I love your spot here!
Hey Wes. I’m glad you like this thing they’re allowing me do. I like it
I knew Dale got the truss rod cover. If you remember he kept it, and I think for a while put it on his banjo. If it was important to him, it was just as important to me. I had one long ago, with my name on it. Wynn, Bobby’s son took it and I returned the favor to him. I stole his. It had his name on it. I still have it.
My favorite memory of Dale came at a show we played somewhere in Kentucky. I asked him to join us on stage and play. He loved my break on Tennessee Hound Dog so that was the tune I asked him to play with us. Well, he got really nervous and it didn’t come out too good. I was so sorry for putting him in that spot. Dale came to every show we did within his range. His brother Kenny would come sometimes, and they would sit on our bus from the time we arrived until we had to leave. Man, we talked and laughed. Dale was a very close friend. He left us way too soon. I drove up to see him when he was sick, near the end, and I was so very sorry to see him in that condition. Dale Vanderpool was one of my very best friends and a very good, understanding banjo player. I miss him.
Thank you for taking part. s
I attended several bluegrass festivals at Renfro Valley back in the ’80s and ’90s, and always enjoyed seeing you and Bobby there! The great Mac Wiseman started that festival around 1972 or so? Question, when was the first time you ever played there? Also what is the story behind recording with Mac Wiseman on I Always Wanted to Sing in Renfro Valley?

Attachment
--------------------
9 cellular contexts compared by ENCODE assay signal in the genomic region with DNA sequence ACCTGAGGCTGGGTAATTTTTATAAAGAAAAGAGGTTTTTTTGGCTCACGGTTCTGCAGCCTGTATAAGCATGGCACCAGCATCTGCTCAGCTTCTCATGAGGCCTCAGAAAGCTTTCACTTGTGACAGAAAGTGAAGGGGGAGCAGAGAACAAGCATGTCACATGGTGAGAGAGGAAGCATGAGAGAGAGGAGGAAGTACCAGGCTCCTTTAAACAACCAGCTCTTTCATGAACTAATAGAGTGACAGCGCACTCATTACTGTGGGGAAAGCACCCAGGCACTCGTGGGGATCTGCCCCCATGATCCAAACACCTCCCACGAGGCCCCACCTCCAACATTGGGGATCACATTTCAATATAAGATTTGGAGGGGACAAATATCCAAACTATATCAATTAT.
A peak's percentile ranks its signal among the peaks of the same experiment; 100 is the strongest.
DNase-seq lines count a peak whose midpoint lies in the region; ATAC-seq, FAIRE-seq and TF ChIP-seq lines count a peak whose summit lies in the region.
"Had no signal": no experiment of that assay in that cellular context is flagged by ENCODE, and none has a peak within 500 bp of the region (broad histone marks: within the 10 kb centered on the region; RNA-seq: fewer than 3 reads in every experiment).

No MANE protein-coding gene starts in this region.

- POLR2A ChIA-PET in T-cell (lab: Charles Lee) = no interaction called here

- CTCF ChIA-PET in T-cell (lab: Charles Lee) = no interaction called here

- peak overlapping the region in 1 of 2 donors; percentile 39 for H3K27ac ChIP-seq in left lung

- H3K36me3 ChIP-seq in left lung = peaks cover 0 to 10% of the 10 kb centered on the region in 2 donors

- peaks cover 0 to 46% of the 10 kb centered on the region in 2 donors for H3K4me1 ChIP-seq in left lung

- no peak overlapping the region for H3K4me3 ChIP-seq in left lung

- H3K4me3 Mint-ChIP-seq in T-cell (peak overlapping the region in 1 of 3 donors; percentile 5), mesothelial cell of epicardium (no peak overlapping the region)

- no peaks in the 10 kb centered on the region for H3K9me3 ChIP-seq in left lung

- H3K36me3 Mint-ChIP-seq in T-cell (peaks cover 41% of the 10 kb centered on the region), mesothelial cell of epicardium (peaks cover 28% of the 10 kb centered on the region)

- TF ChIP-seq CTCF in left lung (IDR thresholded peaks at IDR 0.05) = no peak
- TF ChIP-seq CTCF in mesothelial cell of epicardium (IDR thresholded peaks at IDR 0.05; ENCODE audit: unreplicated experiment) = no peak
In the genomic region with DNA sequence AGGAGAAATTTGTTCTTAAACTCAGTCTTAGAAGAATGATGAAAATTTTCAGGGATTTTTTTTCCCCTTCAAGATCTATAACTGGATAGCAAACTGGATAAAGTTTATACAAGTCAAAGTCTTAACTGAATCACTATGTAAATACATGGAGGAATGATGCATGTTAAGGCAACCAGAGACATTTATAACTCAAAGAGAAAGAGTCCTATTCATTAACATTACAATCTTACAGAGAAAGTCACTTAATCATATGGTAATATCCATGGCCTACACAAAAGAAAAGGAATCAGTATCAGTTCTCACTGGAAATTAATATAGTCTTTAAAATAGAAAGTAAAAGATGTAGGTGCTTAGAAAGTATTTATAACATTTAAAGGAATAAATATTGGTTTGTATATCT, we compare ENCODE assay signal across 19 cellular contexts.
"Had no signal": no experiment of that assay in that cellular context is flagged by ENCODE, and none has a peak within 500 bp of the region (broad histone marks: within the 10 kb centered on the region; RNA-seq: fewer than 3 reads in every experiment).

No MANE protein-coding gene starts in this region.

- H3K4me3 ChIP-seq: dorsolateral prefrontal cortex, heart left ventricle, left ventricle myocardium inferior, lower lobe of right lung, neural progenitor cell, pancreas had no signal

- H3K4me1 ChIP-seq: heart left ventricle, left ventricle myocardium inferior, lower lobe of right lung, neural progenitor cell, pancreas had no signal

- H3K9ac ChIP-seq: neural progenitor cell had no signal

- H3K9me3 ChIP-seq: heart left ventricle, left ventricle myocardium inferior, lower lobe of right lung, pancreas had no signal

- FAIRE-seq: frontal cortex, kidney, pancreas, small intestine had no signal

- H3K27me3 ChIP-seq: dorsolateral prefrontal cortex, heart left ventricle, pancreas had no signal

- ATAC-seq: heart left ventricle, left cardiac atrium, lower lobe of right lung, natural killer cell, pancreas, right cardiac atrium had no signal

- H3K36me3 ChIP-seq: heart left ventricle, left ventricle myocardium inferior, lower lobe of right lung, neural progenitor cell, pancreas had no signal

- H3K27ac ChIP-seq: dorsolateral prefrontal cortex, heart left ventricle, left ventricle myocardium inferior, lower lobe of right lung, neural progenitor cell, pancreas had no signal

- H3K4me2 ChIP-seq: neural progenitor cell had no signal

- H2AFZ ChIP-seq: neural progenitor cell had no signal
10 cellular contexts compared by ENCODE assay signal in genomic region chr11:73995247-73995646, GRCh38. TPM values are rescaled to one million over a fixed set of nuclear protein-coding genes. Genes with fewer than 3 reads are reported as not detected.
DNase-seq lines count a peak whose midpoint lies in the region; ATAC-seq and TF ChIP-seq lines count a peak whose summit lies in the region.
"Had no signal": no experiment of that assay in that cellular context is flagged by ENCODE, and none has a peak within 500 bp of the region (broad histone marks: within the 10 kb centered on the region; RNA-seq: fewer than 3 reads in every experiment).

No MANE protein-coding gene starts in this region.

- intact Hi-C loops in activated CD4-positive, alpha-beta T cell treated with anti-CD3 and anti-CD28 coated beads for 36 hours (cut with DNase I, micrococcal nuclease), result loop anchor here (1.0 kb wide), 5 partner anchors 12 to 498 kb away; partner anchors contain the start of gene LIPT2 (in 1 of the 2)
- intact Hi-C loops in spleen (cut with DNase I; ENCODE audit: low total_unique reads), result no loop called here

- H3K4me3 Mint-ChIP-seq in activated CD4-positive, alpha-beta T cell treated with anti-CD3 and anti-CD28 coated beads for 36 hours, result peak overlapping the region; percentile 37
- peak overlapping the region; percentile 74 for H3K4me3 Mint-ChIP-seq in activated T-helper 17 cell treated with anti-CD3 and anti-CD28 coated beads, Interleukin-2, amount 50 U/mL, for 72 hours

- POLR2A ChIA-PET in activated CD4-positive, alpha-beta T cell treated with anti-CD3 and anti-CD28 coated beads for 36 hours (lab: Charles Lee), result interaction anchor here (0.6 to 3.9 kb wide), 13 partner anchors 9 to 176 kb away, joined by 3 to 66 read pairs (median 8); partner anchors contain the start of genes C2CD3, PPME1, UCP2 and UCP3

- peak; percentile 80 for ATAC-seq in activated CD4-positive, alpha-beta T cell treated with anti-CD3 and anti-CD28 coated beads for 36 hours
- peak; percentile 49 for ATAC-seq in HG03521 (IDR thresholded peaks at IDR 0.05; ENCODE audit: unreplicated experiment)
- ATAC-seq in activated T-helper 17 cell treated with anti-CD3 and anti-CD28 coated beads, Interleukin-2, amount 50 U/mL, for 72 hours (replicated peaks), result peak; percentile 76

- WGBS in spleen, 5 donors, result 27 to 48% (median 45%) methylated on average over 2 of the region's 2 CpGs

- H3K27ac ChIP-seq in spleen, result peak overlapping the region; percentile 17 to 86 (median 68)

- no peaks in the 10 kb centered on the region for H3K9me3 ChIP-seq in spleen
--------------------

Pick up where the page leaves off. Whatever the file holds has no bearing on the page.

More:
Clay, welcome in Clay.
Looks like the first time we played there was June 11, 1971. Mac didn’t start the festival. I believe Terry Clark had something to do with it. I could be wrong…I bought a Nash Rambler in 1963. I was WRONG then, so it’s possible! Big mistake. At 17,000 miles the oil light came on. I didn’t keep it long after that… maybe an hour. Buying it was a wrong move. That festival was stopped for a while wasn’t it? Something about a security guy shot someone trying to climb the fence to get in. Remember that? Ralph Gabbard wrote that song and we liked it, so when we were doing the album with Mac, we sang it for him and he liked it, so we recorded it.